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Wolff commits to new Mercedes F1 contract with no performance clauses

In an exclusive interview with The Daily Telegraph, Wolff has revealed that he recently agreed with his fellow shareholders to a new deal to remain at the helm of the squad until at least the end of 2026.

The three parties involved, Wolff, INEOS owner Jim Ratcliffe and Mercedes-Benz CEO Ola Kallenius, have agreed that the best way forward is to ensure that the management of the F1 squad is stable as it bids to get back to the front of F1.

Speaking about the situation, Wolff, who owns 33% of the team, said: “I think the most important thing between the three of us is that we trust each other.

“At the end of the day, as a shareholder myself, I want the best return on investment. And the best return on investment is winning.

“I’m not going to try to hang on to a position that I think somebody is going to do better than me. I make sure that I have people around who can tell me otherwise. In the end, the three of us decided: ‘Let’s do it again’.”

Mercedes‘ lack of success over the past season, where it has taken just one victory while rival Red Bull has grabbed back-to-back title glory, prompted talk that Wolff could be under pressure to keep his job if there was not a turnaround in the team’s fortunes.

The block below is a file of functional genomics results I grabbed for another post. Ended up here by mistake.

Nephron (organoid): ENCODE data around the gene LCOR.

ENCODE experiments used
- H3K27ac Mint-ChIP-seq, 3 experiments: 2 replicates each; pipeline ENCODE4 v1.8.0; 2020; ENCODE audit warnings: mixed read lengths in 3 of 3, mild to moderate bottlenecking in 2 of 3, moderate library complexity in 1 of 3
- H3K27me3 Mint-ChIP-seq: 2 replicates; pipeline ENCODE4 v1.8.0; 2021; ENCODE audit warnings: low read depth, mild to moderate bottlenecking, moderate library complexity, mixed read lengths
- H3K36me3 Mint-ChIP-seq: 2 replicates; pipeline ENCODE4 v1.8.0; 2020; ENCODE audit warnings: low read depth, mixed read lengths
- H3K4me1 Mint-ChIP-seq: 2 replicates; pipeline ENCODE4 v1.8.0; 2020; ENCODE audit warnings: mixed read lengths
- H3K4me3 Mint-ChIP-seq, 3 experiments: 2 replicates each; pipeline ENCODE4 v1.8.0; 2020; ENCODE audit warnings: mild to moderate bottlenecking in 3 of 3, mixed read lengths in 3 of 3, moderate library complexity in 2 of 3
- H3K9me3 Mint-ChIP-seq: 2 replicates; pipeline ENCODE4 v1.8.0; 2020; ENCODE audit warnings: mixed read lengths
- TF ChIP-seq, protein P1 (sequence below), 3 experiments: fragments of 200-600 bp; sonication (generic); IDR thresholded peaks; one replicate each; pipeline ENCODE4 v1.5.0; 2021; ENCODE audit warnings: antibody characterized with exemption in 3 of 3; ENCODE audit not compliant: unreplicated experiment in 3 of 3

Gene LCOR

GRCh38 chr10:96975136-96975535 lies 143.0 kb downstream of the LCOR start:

George Russell, Mercedes F1 W14

Photo by: Jake Grant / Motorsport Images

George Russell, Mercedes F1 W14

But he insists that his future will have nothing to do with what the team delivers on track, because there is no performance clause in the contract.

“I’ve never had a performance clause,” he said. “You either trust each other or you don’t. And we are aligned as shareholders.”

Wolff thinks the biggest risk for him is actually finding motivation to continue if success was easy, rather than getting frustrated and walking away if things did not improve.

“I’m part of this team in various functions,” he added. “I’m a co-shareholder. I’m on the board. These are things which will not change whatever executive, or non-executive, role I have. But I feel good.

“The risk for me is always more bore-out than burnout. And that’s why I embrace the challenges we have today, even though they sometimes feel very, very difficult to manage.”

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This article was originally published by a www.motorsport.com . Read the Original article here. .

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